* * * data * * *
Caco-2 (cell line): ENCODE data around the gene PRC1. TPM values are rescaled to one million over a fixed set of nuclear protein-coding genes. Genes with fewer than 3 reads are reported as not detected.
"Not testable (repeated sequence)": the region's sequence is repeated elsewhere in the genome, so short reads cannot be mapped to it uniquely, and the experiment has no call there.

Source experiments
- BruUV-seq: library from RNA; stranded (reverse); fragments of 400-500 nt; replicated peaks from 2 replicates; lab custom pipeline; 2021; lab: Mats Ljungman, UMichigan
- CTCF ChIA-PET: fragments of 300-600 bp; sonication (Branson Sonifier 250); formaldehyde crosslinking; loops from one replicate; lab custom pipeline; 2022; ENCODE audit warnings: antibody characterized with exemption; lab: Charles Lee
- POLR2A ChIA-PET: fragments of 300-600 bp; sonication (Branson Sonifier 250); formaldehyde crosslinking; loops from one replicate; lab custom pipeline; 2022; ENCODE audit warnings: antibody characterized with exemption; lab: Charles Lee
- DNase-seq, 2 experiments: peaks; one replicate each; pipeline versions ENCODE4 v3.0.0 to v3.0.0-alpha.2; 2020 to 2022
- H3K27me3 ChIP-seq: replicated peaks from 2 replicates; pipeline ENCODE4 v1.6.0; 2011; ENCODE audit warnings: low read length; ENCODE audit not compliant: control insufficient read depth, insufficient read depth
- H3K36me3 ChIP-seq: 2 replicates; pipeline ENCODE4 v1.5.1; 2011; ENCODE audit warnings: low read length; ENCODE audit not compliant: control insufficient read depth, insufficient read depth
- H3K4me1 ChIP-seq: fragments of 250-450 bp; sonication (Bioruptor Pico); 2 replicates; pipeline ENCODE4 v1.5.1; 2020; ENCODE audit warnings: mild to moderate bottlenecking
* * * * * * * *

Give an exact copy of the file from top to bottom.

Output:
Caco-2 (cell line): ENCODE data around the gene PRC1. TPM values are rescaled to one million over a fixed set of nuclear protein-coding genes. Genes with fewer than 3 reads are reported as not detected.
"Not testable (repeated sequence)": the region's sequence is repeated elsewhere in the genome, so short reads cannot be mapped to it uniquely, and the experiment has no call there.

Source experiments
- BruUV-seq: library from RNA; stranded (reverse); fragments of 400-500 nt; replicated peaks from 2 replicates; lab custom pipeline; 2021; lab: Mats Ljungman, UMichigan
- CTCF ChIA-PET: fragments of 300-600 bp; sonication (Branson Sonifier 250); formaldehyde crosslinking; loops from one replicate; lab custom pipeline; 2022; ENCODE audit warnings: antibody characterized with exemption; lab: Charles Lee
- POLR2A ChIA-PET: fragments of 300-600 bp; sonication (Branson Sonifier 250); formaldehyde crosslinking; loops from one replicate; lab custom pipeline; 2022; ENCODE audit warnings: antibody characterized with exemption; lab: Charles Lee
- DNase-seq, 2 experiments: peaks; one replicate each; pipeline versions ENCODE4 v3.0.0 to v3.0.0-alpha.2; 2020 to 2022
- H3K27me3 ChIP-seq: replicated peaks from 2 replicates; pipeline ENCODE4 v1.6.0; 2011; ENCODE audit warnings: low read length; ENCODE audit not compliant: control insufficient read depth, insufficient read depth
- H3K36me3 ChIP-seq: 2 replicates; pipeline ENCODE4 v1.5.1; 2011; ENCODE audit warnings: low read length; ENCODE audit not compliant: control insufficient read depth, insufficient read depth
- H3K4me1 ChIP-seq: fragments of 250-450 bp; sonication (Bioruptor Pico); 2 replicates; pipeline ENCODE4 v1.5.1; 2020; ENCODE audit warnings: mild to moderate bottlenecking